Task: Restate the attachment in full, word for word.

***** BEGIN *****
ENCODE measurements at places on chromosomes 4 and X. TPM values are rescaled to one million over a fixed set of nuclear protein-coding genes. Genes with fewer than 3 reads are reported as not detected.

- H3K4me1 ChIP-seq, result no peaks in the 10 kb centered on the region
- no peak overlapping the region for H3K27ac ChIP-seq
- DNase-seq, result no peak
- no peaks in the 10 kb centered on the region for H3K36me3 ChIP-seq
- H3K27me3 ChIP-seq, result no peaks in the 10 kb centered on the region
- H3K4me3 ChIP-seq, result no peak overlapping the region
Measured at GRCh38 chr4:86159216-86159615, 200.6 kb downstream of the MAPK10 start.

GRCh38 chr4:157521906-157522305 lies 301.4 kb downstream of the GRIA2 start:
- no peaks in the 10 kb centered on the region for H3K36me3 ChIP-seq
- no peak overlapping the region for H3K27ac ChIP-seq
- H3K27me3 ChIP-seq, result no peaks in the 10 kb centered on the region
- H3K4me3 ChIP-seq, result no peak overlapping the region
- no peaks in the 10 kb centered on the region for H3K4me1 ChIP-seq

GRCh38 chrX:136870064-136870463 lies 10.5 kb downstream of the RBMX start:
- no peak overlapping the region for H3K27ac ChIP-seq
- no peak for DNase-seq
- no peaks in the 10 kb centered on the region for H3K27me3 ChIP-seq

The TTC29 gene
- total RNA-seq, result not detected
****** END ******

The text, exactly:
ENCODE measurements at places on chromosomes 4 and X. TPM values are rescaled to one million over a fixed set of nuclear protein-coding genes. Genes with fewer than 3 reads are reported as not detected.

- H3K4me1 ChIP-seq, result no peaks in the 10 kb centered on the region
- no peak overlapping the region for H3K27ac ChIP-seq
- DNase-seq, result no peak
- no peaks in the 10 kb centered on the region for H3K36me3 ChIP-seq
- H3K27me3 ChIP-seq, result no peaks in the 10 kb centered on the region
- H3K4me3 ChIP-seq, result no peak overlapping the region
Measured at GRCh38 chr4:86159216-86159615, 200.6 kb downstream of the MAPK10 start.

GRCh38 chr4:157521906-157522305 lies 301.4 kb downstream of the GRIA2 start:
- no peaks in the 10 kb centered on the region for H3K36me3 ChIP-seq
- no peak overlapping the region for H3K27ac ChIP-seq
- H3K27me3 ChIP-seq, result no peaks in the 10 kb centered on the region
- H3K4me3 ChIP-seq, result no peak overlapping the region
- no peaks in the 10 kb centered on the region for H3K4me1 ChIP-seq

GRCh38 chrX:136870064-136870463 lies 10.5 kb downstream of the RBMX start:
- no peak overlapping the region for H3K27ac ChIP-seq
- no peak for DNase-seq
- no peaks in the 10 kb centered on the region for H3K27me3 ChIP-seq

The TTC29 gene
- total RNA-seq, result not detected